Home >News >India >E-commerce cos divided in stance over FDI policy

Nearly 20 e-commerce companies met officials from the department for promotion of industry and internal trade (DPIIT) on Thursday to discuss the foreign direct investment (FDI) policy in the sector, with representatives seeking effective implementation of the current norms, said three people familiar with the development.

Large e-commerce firms such as Amazon India and Walmart-owned Flipkart requested the government to avoid making further changes to the existing FDI policy. Others including Reliance Industries-owned JioMart, Tata Cliq, eBay and Snapdeal called for clarifications of loopholes that violate the spirit of the FDI policy, and sought tighter implementation of the existing laws, the people said.

The representative of Tata Cliq also called for penalties if the FDI norms are not being followed by any firm, said one of the three people.

Companies such as Ola asked the government to create a level-playing field for all e-commerce firms while representatives of foodtech players Zomato and Swiggy asked for a stable policy outlook.

In what could be one of the last consultations held by the government before it internally reviews the FDI norms, DPIIT has asked all the companies to submit their view points in writing next week.

“It was a divided house, where some players were asking the government to not make any more changes, since the current FDI norms benefit the overall industry. The other players were requesting the government to tighten the rules and ensure that the policy is being followed, in spirit by all players," said the second person, asking not to be named.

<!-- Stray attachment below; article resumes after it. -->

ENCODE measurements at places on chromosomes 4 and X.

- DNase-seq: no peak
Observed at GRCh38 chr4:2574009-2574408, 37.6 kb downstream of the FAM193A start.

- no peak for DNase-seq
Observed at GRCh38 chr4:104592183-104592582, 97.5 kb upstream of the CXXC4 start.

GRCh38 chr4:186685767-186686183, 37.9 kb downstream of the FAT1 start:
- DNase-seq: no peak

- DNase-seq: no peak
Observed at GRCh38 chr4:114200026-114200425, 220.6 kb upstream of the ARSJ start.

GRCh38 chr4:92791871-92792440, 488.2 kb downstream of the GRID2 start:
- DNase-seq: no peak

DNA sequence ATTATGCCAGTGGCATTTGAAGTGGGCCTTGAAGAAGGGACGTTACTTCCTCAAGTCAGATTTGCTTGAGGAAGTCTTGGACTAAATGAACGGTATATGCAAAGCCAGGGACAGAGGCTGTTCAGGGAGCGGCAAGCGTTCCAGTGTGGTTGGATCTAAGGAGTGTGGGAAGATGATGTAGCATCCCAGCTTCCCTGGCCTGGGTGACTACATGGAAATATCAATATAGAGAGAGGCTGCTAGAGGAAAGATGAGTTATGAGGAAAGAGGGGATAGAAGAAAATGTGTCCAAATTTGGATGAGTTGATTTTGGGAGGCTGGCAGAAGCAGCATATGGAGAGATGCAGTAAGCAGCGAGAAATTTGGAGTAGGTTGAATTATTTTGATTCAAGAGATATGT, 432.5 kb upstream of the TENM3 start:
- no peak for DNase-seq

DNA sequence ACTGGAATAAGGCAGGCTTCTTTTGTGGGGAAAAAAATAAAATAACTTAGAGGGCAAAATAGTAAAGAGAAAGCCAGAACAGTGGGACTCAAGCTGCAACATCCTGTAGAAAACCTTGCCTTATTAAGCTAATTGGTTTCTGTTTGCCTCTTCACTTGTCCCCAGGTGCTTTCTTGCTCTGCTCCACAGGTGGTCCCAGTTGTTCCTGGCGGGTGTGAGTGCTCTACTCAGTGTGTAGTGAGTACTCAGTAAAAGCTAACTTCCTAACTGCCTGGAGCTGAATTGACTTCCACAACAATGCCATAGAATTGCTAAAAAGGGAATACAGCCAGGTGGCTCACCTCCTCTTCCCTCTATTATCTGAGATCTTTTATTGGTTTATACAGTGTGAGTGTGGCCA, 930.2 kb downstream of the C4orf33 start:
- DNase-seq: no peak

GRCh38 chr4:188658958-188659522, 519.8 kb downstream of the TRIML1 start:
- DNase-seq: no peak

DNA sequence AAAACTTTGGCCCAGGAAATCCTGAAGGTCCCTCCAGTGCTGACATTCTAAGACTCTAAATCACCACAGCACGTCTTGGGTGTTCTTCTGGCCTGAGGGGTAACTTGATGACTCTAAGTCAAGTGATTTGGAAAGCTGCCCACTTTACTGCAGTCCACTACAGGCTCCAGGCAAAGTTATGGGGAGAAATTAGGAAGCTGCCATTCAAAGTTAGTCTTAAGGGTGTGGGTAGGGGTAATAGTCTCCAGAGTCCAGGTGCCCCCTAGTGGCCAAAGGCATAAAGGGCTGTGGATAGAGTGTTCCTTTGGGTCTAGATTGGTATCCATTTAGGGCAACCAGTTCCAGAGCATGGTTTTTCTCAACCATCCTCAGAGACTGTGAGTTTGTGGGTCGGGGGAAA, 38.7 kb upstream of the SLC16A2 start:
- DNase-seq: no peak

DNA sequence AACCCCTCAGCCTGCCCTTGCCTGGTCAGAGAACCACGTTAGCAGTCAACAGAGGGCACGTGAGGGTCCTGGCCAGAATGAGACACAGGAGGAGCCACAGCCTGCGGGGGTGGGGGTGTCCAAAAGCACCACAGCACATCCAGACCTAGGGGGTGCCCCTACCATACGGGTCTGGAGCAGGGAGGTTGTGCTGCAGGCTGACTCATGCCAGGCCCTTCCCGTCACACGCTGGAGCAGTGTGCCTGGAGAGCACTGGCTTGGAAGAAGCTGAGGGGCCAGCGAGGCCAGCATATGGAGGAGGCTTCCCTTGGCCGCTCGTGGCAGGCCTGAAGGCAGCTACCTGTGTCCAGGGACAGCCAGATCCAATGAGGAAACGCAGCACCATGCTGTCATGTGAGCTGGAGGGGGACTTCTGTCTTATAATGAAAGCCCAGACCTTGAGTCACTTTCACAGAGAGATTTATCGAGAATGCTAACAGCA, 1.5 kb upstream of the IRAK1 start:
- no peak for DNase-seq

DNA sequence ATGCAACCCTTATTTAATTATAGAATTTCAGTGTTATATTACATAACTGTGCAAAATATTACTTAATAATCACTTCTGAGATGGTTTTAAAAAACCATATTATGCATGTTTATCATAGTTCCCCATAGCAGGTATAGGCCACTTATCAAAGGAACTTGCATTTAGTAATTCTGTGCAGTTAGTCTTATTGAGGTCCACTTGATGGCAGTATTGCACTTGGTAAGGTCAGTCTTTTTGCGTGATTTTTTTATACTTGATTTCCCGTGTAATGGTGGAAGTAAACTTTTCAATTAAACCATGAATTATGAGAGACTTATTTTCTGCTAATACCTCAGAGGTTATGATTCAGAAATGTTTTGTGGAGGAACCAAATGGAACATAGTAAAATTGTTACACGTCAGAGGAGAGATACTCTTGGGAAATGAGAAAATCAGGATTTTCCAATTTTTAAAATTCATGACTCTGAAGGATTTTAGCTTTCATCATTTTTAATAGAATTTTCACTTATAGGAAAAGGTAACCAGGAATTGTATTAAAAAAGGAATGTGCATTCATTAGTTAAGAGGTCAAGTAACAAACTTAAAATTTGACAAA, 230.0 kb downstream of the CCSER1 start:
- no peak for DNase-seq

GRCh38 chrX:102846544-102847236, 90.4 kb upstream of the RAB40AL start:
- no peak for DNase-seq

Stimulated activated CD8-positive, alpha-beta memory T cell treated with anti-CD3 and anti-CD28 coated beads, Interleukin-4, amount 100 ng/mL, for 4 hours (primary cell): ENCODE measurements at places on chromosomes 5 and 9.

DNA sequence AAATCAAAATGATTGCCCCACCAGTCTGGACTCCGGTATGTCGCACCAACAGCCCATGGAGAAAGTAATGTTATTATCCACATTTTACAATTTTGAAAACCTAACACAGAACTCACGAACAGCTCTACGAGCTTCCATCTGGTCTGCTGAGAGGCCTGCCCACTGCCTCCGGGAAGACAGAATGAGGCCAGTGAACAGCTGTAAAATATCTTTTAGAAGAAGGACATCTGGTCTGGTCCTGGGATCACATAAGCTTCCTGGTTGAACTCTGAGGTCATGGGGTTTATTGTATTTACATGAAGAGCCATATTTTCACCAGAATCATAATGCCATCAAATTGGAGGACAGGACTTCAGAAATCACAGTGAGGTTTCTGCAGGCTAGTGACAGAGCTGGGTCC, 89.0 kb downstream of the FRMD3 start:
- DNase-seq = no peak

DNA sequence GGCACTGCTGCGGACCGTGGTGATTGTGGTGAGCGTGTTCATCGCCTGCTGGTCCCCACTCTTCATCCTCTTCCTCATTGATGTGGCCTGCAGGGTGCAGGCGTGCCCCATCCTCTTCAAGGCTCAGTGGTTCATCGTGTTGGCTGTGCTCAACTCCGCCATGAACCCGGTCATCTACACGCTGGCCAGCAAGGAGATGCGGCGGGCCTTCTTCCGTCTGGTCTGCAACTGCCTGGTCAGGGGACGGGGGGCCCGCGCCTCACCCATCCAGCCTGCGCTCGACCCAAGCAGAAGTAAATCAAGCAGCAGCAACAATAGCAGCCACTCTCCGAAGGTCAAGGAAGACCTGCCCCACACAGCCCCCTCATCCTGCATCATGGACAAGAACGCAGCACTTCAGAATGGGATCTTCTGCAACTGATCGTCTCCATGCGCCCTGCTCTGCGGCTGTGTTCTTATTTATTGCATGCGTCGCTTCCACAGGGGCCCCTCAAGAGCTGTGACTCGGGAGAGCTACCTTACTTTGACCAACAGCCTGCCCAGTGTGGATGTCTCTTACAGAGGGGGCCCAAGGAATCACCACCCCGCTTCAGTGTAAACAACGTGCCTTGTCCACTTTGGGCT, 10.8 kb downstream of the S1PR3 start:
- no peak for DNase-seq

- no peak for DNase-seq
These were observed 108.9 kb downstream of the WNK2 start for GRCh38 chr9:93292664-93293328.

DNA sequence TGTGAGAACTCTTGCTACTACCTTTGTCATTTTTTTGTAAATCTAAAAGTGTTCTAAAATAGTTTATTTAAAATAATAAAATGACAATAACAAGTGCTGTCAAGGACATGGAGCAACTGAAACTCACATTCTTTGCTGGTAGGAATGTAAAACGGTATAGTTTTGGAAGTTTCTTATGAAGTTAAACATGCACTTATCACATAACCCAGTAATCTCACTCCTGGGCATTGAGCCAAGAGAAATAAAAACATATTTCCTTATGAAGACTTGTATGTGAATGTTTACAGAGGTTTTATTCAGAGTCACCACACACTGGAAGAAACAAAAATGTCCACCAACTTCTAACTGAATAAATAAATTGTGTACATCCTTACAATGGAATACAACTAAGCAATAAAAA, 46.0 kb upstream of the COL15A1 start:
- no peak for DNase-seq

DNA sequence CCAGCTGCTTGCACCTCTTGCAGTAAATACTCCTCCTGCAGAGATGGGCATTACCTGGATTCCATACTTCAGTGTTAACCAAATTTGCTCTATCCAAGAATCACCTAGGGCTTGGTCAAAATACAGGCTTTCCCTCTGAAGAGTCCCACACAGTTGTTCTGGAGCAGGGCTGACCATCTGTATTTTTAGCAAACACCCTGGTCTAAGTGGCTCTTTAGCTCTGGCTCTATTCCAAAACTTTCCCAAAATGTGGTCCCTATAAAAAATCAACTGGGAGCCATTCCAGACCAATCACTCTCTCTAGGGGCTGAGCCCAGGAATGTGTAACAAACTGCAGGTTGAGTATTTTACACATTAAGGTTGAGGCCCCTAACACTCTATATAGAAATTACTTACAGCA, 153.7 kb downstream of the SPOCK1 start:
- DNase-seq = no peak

The current FDI norms prohibit e-commerce marketplaces from ownership or control over the inventory of sellers on its platform under Press Note 2, 2018. The government also made stricter guidelines that govern FDI in e-commerce firms, barring exclusive tie-ups between e-commerce firms and their vendors.

In a marketplace model, the e-commerce firm is not allowed to directly or indirectly influence the selling price of goods or services, and is required to offer a level-playing field to all vendors.

“There are multiple views expressed by the e-commerce players. We have asked them to provide their comments in writing after which we may issue necessary clarification if any regarding the press note 2 of 2018," a DPIIT official said on condition of anonymity.

Most of the online retailers supported effective implementation of the current FDI policy, rather than further changes. “Flipkart and Amazon’s viewpoint was that any further clarification on FDI could be interpreted as a change in the policy, which would be unsettling and disruptive. These companies also put forth a view that any more changes in FDI could potentially spoil the country’s image for investments. Mostly, everybody else was categorical that while the current policy is adequate, its implementation hasn’t happened and the policy needs to be enforced effectively," said a second person.

The World Bank in its latest World Development Report issued on Wednesday said India’s e-commerce rules may be biased towards local firms, failing to provide a level playing field to foreign e-commerce platforms.

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